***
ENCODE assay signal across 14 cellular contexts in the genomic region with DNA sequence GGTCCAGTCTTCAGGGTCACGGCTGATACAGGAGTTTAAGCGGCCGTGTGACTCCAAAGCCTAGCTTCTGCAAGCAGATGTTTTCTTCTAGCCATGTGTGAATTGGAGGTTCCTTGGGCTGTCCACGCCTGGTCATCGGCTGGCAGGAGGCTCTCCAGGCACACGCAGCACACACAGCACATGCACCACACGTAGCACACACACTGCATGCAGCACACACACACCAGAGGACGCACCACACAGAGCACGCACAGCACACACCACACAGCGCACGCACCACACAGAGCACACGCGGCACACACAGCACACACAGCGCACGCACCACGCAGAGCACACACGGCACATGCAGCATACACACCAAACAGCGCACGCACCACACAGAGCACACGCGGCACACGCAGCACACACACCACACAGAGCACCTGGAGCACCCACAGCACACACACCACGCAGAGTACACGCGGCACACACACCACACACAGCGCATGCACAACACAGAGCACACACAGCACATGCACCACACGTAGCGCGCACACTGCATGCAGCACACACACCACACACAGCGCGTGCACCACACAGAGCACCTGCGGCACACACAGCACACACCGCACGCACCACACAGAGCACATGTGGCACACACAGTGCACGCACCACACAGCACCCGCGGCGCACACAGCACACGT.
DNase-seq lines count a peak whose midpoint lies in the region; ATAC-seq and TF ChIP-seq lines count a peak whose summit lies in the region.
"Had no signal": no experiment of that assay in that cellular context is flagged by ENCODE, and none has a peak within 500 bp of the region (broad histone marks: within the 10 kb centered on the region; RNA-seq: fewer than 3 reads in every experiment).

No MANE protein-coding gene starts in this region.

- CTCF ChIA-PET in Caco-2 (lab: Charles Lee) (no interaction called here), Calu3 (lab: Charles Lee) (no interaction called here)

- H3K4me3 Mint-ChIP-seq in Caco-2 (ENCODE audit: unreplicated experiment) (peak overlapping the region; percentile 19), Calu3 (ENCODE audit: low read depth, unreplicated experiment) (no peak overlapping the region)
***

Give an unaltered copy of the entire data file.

ENCODE assay signal across 14 cellular contexts in the genomic region with DNA sequence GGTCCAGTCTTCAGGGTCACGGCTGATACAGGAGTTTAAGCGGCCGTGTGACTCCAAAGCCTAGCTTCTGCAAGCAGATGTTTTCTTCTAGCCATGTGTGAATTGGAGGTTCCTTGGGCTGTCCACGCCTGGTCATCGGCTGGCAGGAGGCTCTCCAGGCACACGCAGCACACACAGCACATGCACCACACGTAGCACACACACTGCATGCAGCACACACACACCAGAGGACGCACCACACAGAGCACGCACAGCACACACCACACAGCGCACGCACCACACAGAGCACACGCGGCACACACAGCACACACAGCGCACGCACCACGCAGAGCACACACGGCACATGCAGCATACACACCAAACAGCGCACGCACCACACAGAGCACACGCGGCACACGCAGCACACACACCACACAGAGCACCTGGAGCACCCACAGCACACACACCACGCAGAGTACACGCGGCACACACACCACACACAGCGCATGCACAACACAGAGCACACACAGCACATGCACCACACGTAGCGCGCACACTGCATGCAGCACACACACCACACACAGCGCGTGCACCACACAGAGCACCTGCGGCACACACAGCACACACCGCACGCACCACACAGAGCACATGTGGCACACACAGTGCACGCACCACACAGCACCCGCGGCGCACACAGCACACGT.
DNase-seq lines count a peak whose midpoint lies in the region; ATAC-seq and TF ChIP-seq lines count a peak whose summit lies in the region.
"Had no signal": no experiment of that assay in that cellular context is flagged by ENCODE, and none has a peak within 500 bp of the region (broad histone marks: within the 10 kb centered on the region; RNA-seq: fewer than 3 reads in every experiment).

No MANE protein-coding gene starts in this region.

- CTCF ChIA-PET in Caco-2 (lab: Charles Lee) (no interaction called here), Calu3 (lab: Charles Lee) (no interaction called here)

- H3K4me3 Mint-ChIP-seq in Caco-2 (ENCODE audit: unreplicated experiment) (peak overlapping the region; percentile 19), Calu3 (ENCODE audit: low read depth, unreplicated experiment) (no peak overlapping the region)